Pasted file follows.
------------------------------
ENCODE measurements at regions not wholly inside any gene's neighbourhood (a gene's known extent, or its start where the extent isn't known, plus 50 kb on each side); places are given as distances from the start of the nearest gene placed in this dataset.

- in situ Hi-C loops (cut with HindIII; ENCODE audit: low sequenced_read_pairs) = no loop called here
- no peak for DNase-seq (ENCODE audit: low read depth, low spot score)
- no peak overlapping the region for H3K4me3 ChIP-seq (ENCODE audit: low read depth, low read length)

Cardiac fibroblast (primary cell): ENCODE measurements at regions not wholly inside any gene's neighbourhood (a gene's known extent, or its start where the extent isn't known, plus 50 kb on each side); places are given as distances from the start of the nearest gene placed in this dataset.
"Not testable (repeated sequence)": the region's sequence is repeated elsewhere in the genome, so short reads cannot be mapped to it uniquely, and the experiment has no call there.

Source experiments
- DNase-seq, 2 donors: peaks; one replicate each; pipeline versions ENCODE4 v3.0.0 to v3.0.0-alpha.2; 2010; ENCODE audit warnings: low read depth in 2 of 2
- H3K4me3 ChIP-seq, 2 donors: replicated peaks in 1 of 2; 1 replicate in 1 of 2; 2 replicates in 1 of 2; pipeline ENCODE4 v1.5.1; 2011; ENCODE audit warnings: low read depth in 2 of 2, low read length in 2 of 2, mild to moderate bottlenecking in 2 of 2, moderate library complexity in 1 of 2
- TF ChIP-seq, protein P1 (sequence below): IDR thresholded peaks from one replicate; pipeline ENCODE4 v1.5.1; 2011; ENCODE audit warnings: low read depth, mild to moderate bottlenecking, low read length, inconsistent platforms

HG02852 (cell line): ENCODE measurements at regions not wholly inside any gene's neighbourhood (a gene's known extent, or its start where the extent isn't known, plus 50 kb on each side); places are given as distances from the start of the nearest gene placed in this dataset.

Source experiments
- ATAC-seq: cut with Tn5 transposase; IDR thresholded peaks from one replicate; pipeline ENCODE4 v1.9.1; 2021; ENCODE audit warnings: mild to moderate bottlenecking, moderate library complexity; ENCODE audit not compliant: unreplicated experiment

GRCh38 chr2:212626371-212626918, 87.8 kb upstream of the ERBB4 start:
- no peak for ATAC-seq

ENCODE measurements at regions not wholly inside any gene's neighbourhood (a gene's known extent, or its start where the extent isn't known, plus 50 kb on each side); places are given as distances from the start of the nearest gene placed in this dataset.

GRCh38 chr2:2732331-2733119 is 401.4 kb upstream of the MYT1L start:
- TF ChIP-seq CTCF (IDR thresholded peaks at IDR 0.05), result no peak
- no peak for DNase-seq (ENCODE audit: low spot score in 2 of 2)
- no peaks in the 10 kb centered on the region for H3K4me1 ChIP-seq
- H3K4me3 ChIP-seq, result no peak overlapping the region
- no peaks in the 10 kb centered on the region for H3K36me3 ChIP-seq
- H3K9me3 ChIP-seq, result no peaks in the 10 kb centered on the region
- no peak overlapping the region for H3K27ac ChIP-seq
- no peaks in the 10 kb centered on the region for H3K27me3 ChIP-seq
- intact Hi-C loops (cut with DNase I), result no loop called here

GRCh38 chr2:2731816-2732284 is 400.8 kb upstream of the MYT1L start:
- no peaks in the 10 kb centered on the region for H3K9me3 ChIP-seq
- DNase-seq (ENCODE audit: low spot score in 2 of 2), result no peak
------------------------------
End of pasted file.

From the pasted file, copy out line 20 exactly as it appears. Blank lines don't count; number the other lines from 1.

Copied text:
- no peaks in the 10 kb centered on the region for H3K4me1 ChIP-seq